I’ve been meaning to get to Iris & June for a long time. It had already been on my list for ages when I ran into the owner, Jodie, at the True Artisan Café at last year’s London Coffee Festival. I was so embarrassed, I rashly promised to pay Iris & June a visit. With this year’s London Coffee Festival rapidly approaching, I thought I’d better pull my finger out! The problem is, the area around Victoria Station, where Iris & June calls home, just isn’t somewhere I go very often. So, when some friends suggested meeting up in Pimlico on Monday evening, I seized my chance with both hands!
Iris & June is one of those coffee shops where the focus is just as much on the food as it is on the coffee. However, whereas a lot of coffee shops would be happy with a decent espresso and maybe some batch-brew filter, Iris & June puts as much effort into its coffee as many a dedicated speciality coffee shop. Ozone’s Empire Blend is on espresso, but it’s the pour-over where Iris & June really shines, with three single-origins from Ozone & guests, available as V60, Aeropress or bulk-brew.
July 2020: Iris & June has reopened with pretty much its full service offering. You can see what I made of it when I visited in August.
You can read more of my thoughts after the gallery.
For ages, the only good coffee around Victoria Station was at the venerable Flat Cap Coffee stall on Strutton Ground Market. However, this lacks a little something when it comes to seating, so Iris & June was a welcome addition when it opened in early 2014. It’s a little off the main thoroughfare, Howick Place running parallel to and one street south of Victoria Street, so you have to know where to look. However, it’s well worth finding.
Howick Place is a rather unpromising side street, full of modern, uninspiring and rather soulless buildings. In this bleak area, Iris & June jumps out like a beacon of hope, even though the interior is, shall we say, rather utilitarian. However, you can only work with what you’re given and Iris & June is to be commended for making a warm, welcoming, bustling spot from distinctly unpromising beginnings.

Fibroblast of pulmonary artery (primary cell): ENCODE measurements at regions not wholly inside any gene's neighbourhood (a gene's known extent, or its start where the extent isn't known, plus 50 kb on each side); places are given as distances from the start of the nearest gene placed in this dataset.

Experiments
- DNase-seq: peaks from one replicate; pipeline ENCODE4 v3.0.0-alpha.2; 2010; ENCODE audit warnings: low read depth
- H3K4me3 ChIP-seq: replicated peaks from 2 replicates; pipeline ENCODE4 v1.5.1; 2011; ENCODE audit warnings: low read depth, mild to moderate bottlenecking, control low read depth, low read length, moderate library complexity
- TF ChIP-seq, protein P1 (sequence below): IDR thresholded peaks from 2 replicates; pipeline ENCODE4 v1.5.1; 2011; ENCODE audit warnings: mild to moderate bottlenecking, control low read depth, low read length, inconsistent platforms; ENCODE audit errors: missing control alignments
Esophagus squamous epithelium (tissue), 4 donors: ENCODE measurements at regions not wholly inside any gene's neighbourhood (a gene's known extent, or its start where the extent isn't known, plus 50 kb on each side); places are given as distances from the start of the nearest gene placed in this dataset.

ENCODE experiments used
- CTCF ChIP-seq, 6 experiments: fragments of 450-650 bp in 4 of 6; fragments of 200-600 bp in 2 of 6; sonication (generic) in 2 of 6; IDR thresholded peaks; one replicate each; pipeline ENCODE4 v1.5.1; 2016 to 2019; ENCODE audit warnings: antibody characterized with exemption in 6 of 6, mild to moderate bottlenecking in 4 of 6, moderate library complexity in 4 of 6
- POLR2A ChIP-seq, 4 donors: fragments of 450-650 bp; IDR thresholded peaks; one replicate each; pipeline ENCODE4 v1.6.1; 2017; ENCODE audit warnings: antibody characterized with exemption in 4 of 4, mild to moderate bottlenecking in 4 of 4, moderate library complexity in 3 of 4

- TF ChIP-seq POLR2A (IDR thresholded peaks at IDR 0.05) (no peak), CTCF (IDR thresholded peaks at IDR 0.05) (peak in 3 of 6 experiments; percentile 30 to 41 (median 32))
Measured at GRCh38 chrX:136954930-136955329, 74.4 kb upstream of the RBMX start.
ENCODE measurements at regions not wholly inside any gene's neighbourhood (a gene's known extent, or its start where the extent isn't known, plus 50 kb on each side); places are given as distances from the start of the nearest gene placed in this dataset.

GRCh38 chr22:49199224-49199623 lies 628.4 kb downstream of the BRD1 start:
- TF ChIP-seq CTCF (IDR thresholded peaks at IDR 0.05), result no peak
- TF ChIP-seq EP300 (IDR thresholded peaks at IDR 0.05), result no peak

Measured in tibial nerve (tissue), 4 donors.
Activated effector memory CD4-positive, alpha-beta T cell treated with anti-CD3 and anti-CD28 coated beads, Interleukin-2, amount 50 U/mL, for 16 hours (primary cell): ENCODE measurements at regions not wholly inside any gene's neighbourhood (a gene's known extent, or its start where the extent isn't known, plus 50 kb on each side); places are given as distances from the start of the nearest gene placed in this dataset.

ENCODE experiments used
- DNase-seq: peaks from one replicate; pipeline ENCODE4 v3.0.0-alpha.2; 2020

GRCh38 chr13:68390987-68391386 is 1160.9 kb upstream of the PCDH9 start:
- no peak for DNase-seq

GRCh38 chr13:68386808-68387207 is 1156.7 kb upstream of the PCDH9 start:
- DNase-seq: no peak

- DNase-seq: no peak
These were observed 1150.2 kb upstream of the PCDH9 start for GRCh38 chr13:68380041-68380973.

Slightly wedged-shaped, tapering towards the back, Iris & June needs its wall-to-wall windows to counter the urban canyon that is Howick Place and to stop the interior being too gloomy, aided by a generous provision of lights. The layout/seating’s in keeping with the utilitarian theme. The door’s slightly offset to the left and outside, on the pavement, there are box-like benches in front of either window. These are matched inside by window-bars, the one to the door’s left (two-person) being half the size of the right-hand one (four-person). This asymmetry continues, the counter occupying the left-hand third of the store, the remaining two-thirds on the right given over to seating. A padded bench runs along the right-hand wall with a row of six two-person tables and there’s a row of three four-person tables in the centre. A further four-person table sits between the bench and the window on the right-hand side.
The décor’s similarly utilitarian, the subdued colours of the bare walls, floor and ceiling interrupted by the occasional burst of black-and-white tiling. This could result in a sterile interior, but it’s very far from that, instead buzzing with vitality. The only real decoration comes from a series of horizontal tubes hanging from the ceiling.
Iris & June really scores with its food and coffee. The former’s prepared in the large kitchen at the back, the menu impressively changing each day. Based around a framework of soup, protein, sandwiches, salads and tarts, each day’s menu is on Iris & June’s Facebook page.
There’s an excellent range of cakes and sweet things which I just had to try, selecting the awesome apple and blackberry pie. This came with the offer of cream: it would have been rude to say no. A crunchy, sweet pastry case held a generous filling: rich, fruity and bursting with blackberries. I’m not sure it needed the cream, since it was excellent on its own, but it was pretty damn tasty with the cream too!
For coffee, I went with my barista’s recommendation, a Peruvian El Zapote through the V60. This was the first time I’ve had anything roasted by Cornwall’s Yallah Coffee. This was served, as it should be, in a carafe with a cup on the side, accompanied by a glass of water. A well-balanced, subtle coffee, it improved as it cooled, although it was always in danger of being overpowered by the fruity explosion that was my pie!
|1 HOWICK PLACE • LONDON • SW1P 1WG|
|Monday||07:30 – 17:30||Roaster||Ozone (espresso) + Ozone/Guests (filter)|
|Tuesday||07:30 – 17:30||Seating||Tables, Window Bar, Benches (outside)|
|Wednesday||07:30 – 17:30||Food||Breakfast, Lunch, Cake|
|Thursday||07:30 – 17:30||Service||Order at Counter|
|Friday||07:30 – 17:30||Payment||Cards + Cash|
|Saturday||09:00 – 16:00||Wifi||Free (with code)|
|Sunday||09:00 – 16:00||Power||Limited|
|Chain||No||Visits||21st March 2016|
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